Maryland would gain more than 6,600 jobs - more than all but one other state - as jobs throughout the country are sent here under a vast restructuring of the nation's military bases proposed yesterday by the Pentagon.
The state's big bases would get bigger, namely Fort Meade in Anne Arundel County and Aberdeen Proving Ground in Harford County, both of which are expected to see an influx of thousands of civilian personnel over the coming years.
St. Mary's County officials were relieved yesterday to learn their community - home to Patuxent River Naval Air Station and its 20,000 employees - wouldn't lose much of its economic engine, a base that a recent study found generates more revenue for Maryland than the Port of Baltimore.
Overall, the Pentagon is recommending shutting roughly 180 of the nation's military installations - including more than 30 major bases, the first round of base closures in a decade. Nearly 30,000 jobs will be eliminated - and nearly $50 billion is expected to be saved over 20 years.
Nothing will be final for months. The highly political process of military realignment is expected to last well into the fall, with the first closures coming next year.
Maryland will also suffer some losses. Some smaller installations will be closed, while the Bethesda-based National Geospatial-Intelligence Agency - which does mapping and analysis of satellite photographs and images for the military - is slated to be moved, which could mean 2,800 jobs heading south to Fort Belvoir, Va., over the next five years.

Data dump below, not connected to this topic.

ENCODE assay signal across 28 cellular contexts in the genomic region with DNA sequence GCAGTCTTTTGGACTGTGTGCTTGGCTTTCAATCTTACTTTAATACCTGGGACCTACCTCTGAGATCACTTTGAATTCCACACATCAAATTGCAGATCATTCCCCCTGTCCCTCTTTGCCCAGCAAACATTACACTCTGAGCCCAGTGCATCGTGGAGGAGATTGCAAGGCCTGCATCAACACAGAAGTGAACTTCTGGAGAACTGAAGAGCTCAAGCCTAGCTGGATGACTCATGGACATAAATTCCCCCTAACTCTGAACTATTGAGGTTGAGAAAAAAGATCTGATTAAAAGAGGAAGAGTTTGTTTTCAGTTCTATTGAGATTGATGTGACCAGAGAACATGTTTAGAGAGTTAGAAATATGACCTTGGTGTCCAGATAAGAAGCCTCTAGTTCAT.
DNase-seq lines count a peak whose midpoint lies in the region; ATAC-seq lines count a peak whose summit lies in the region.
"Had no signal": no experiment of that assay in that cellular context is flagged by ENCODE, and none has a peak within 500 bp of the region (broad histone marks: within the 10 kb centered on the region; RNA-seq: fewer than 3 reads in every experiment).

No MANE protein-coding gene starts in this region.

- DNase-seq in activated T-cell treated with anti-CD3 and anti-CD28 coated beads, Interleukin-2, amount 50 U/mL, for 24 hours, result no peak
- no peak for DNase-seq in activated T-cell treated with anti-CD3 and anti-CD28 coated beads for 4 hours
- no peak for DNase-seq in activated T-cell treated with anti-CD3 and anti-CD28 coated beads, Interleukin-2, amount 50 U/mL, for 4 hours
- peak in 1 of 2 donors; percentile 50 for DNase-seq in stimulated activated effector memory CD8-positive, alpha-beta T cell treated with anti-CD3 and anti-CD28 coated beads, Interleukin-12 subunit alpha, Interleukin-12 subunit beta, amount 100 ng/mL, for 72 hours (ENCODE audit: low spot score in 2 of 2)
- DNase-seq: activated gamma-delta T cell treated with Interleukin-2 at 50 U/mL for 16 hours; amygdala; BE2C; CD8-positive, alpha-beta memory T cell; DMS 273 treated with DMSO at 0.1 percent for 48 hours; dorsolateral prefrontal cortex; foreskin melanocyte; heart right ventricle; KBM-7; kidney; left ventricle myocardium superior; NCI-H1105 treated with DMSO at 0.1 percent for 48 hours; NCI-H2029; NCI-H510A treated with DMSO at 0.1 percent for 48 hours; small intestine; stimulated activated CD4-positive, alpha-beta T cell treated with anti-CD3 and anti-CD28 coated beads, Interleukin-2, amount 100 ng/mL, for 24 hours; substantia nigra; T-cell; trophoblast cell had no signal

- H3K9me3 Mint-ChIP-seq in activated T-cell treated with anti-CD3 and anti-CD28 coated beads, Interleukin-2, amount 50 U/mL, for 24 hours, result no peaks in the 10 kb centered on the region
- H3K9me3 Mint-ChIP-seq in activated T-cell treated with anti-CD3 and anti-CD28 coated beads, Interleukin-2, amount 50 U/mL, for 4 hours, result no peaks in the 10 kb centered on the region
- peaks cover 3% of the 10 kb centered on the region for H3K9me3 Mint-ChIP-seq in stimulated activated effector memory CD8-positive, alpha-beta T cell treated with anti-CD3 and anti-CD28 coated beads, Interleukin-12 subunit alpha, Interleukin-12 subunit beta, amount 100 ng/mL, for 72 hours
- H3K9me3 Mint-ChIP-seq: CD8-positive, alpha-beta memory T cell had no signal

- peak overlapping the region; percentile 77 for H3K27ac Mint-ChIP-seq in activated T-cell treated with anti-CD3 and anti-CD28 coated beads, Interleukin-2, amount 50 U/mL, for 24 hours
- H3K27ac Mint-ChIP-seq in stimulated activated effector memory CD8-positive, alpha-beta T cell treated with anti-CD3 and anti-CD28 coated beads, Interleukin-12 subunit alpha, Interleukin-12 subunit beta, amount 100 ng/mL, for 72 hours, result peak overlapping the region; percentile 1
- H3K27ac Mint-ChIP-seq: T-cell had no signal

Md. comes out ahead
But Maryland's installations fared well overall, said several military watchers, because of the tremendous focus here on research and technology, as opposed to basic military training.
"That is the order of the day in the military now - more brainpower-type of facilities," said John Bloom, president of the Indian Head Defense Alliance, a community advocacy group for the Naval Surface Warfare Center Indian Head in Charles County.
"We're obviously very pleased," said Gov. Robert L. Ehrlich Jr. "This is a very major development in the state of Maryland, not just with respect to the military and our role in national security and the terror war, but also in economic development."
Only Georgia gained more jobs than Maryland, according to Pentagon documents released yesterday.
Fort Meade will add more than 5,300 jobs, more than any other installation in Maryland. Military adjudication, defense information, communications networks and media organizations will be consolidated at the base.
Even though Aberdeen, already Harford County's second-largest employer after the school system, should come out far ahead, the Army base's well-known Ordnance School - and its thousands of jobs - is likely to be sent to Fort Lee, Va.
"It's been here since World War I, very much a part of the community," said Bill Richardson, Harford County's military liaison. "It's unquestionably a major loss."
But losses in places such as New Jersey, Kentucky and Alabama might be the proving ground's gain. A chunk of the military's non-medical chemical and biological defense programs will be consolidated there, as will many communications and electronic programs. "All those civilians coming in - it's pretty much all high-level jobs," Richardson said.
The proposed increases in higher-skilled positions at Maryland's military installations will solidify the state's reputation as a home for technology workers and fuel growth in certain communities.
"We're not an affluent people for nothing," said Baltimore-based economist Anirban Basu. "We're affluent because we're very smart and very educated. This is what separates Maryland from the bulk of the country."
And with every new job, there will be an added boost to the economy.